Oct 112010

As with most things in life if you don’t measure it you don’t know where you are or if you need to improve.  While this can be bothersome in your personal life with measurements such as how much you weigh or your waistline it’s a necessity in business.  So we’re going to talk about several of the most common measurements regarding inventory and supply chain and their definitions.  While some are optional some are vital to understanding your inventory position.  There are also some that provide the same basic measurement just from different perspectives.

 The first one that comes to mind and one that everyone wants to know is inventory turns.  Everyone from operations to finance wants to know the inventory turns, usually from very different perspectives.  The definition is obvious, it’s how many times you have “turned” or sold through your inventory within a given time frame.  The formula is the cost of goods sold for the time period divided by the average inventory value for the same period.  So, if the CoGS was $1,000,000 and your average inventory was $250,000 the calculation would be 1,000,000 divided by 250,000 which equals 4.  The inventory turns in this example is 4.  There is only 2 ways to increase your turns; increase sales (without increasing inventory) or decrease inventory.  There is another way to view this measurement as days of inventory.  If the above example was for a four week period instead of saying you have 4 inventory turns you have 1 weeks worth of inventory.  You can calculate turns using retail value, cost value or units as long as the unit of measure is constant.

 Another common measurement is quantity on hand.  This can be broken down to raw materials, WIP, components, replacement parts and finished goods.  This could also include available to promise which is the uncommitted portion of your inventory or the inventory that isn’t needed for current customer orders. 

 The next measurement is inventory value.  We’ve discussed this in past episodes but it fits in here as well.  You can measure the inventory value either at cost or retail value.  Some companies like to value inventory at cost to represent their investment while others like to value inventory using the retail cost to capture the total value of the inventory including their profit.  Because value changes over time a valuation method will need to be employed to capture this change or to standardize it such as FIFO, LIFO and standard costing.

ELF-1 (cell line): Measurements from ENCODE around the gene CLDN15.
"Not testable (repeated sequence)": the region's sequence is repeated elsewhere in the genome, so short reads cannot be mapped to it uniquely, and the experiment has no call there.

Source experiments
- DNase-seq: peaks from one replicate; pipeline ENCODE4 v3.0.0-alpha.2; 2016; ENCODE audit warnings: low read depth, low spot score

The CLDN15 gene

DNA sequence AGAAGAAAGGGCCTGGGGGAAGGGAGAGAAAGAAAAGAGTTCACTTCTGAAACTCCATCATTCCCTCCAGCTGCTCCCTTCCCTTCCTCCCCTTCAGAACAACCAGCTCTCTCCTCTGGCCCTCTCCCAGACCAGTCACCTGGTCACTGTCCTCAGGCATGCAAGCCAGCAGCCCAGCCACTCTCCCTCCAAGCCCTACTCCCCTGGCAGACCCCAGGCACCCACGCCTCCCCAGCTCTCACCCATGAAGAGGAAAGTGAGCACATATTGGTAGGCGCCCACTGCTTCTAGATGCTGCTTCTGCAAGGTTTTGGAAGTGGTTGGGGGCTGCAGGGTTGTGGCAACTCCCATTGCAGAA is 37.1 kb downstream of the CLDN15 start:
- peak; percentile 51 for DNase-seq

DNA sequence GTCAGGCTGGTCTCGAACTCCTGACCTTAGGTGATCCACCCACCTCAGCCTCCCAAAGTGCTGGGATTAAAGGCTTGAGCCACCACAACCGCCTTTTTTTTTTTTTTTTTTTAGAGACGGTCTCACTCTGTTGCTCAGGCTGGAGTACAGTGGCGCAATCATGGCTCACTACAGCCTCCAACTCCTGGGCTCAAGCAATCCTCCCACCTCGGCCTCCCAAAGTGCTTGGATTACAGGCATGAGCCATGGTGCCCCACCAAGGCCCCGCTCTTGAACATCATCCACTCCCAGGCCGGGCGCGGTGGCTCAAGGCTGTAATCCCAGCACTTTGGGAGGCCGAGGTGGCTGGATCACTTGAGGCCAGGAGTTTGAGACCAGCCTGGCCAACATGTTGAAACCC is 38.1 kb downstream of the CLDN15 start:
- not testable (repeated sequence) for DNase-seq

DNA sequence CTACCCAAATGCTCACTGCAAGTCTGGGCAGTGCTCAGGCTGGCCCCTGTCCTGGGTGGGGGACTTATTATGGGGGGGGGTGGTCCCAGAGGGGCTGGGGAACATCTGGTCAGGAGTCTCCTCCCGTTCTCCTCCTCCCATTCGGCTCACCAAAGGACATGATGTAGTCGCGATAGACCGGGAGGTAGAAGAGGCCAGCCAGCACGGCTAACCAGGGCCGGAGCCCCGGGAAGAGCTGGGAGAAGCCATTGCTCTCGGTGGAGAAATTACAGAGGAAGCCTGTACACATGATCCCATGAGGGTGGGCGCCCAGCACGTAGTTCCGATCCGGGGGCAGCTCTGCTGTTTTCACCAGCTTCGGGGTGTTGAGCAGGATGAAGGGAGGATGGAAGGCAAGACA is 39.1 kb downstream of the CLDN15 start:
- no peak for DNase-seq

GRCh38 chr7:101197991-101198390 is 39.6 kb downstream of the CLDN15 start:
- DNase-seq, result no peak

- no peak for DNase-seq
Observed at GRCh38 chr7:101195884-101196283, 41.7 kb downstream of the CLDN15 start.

Inventory accuracy is measured by performing cycle counts and is reported in 3 different ways.  The first is overall accuracy; this is the number of locations counted without discrepancies divided by total number of locations counted.  As an example, if you count 50 locations and 49 of them are without discrepancies (the counted item matches the perpetual inventory) your inventory accuracy is 98%.  The other two ways are by number of units and by cost.  Both of these measurements should be measured using absolute numbers.  In other words, no negative counts.  Whether you’re short 3 units or over 3 units the variance is 3.  If you take into account if a variance is positive or negative opposing variances will cancel each other out.  It reminds me of the old joke of the 3 accountants that go bow hunting together; the 1st accountant sees a buck in the distance, he draws his bow and fires missing to the left of the buck.  The 2nd accountant draws his bow and fires missing to the right.  The 3rd accountant exclaims, “You got him!”

 There are other measurements but we can cover them later.  If you have questions about what we’ve discussed here today or if there is another measurement you would like to know about please send us a message at www.cashflowabc.com.

Jul 252010

This week’s episode is an open forum discussion regaring the pros and cons of physical inventories and cycle count programs.  We discuss why physical inventories need to be performed, the benefits of cycle count programs and what must be accomplished before physical inventories can be replaced with a cycle count program which will save you money and improve your CashFlow.  So, listen to the episode and turn your cash flow into a cash flood.  Or at least stop the leaks.

Thanks for listening,

John & Dave

Dec 272009